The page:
Adventures in Bookland: Conquerors by Roger Crowley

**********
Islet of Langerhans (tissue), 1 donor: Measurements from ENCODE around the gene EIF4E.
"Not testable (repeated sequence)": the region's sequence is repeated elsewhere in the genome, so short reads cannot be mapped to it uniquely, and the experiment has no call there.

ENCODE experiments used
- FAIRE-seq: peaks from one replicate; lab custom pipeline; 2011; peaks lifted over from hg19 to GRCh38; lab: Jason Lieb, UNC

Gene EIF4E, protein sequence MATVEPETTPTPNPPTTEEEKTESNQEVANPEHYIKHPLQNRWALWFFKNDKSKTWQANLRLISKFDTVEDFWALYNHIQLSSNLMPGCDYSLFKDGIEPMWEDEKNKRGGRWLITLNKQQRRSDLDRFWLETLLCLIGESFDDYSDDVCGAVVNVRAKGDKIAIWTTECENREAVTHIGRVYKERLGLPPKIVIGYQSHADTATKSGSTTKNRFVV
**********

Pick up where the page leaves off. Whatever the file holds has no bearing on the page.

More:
The book is subtitled ‘How Portugal forged the first global empire’ and that gives an accurate summary of its contents. What it doesn’t convey is the sheer, breathtaking excitement of it all. Over the space of a few decades, a group of Portuguese navigators transformed the whole idea of the world, opening it up in a way that had never been achieved, even in the antiquity that Renaissance humanists so revered. They had outdone the ancients. Roger Crowley, one of my favourite historians, tells the tale with all the excitement and verve these extraordinary men deserve. Few things can match the raw courage of the Portuguese turn into the empty ocean that took them round the tip of Africa and into the Indian Ocean. For, to make the journey possible, Portuguese navigators realised that it was no good to hug the African coast all the way south. Instead, you had to sail west, into the empty ocean, far far from any land, and then catch the trade winds south and east, past the Cape of Good Hope and into the ocean of wealth. For the Indian Ocean, and the trade it carried, was the richest in the world at the time, and the Portuguese arrived determined to grab this trade for themselves. For the Muslim traders who dominated the seas, their arrival was a rude shock (as indeed it was for the Venetians, who suddenly foresaw their domination of trade with the east undercut). The story of these conquerors, and in particular of Afonso du Albuquerque, the Duke of Goa and the man who founded the long enduring Portuguese enclave there, is extraordinary. Highly recommended.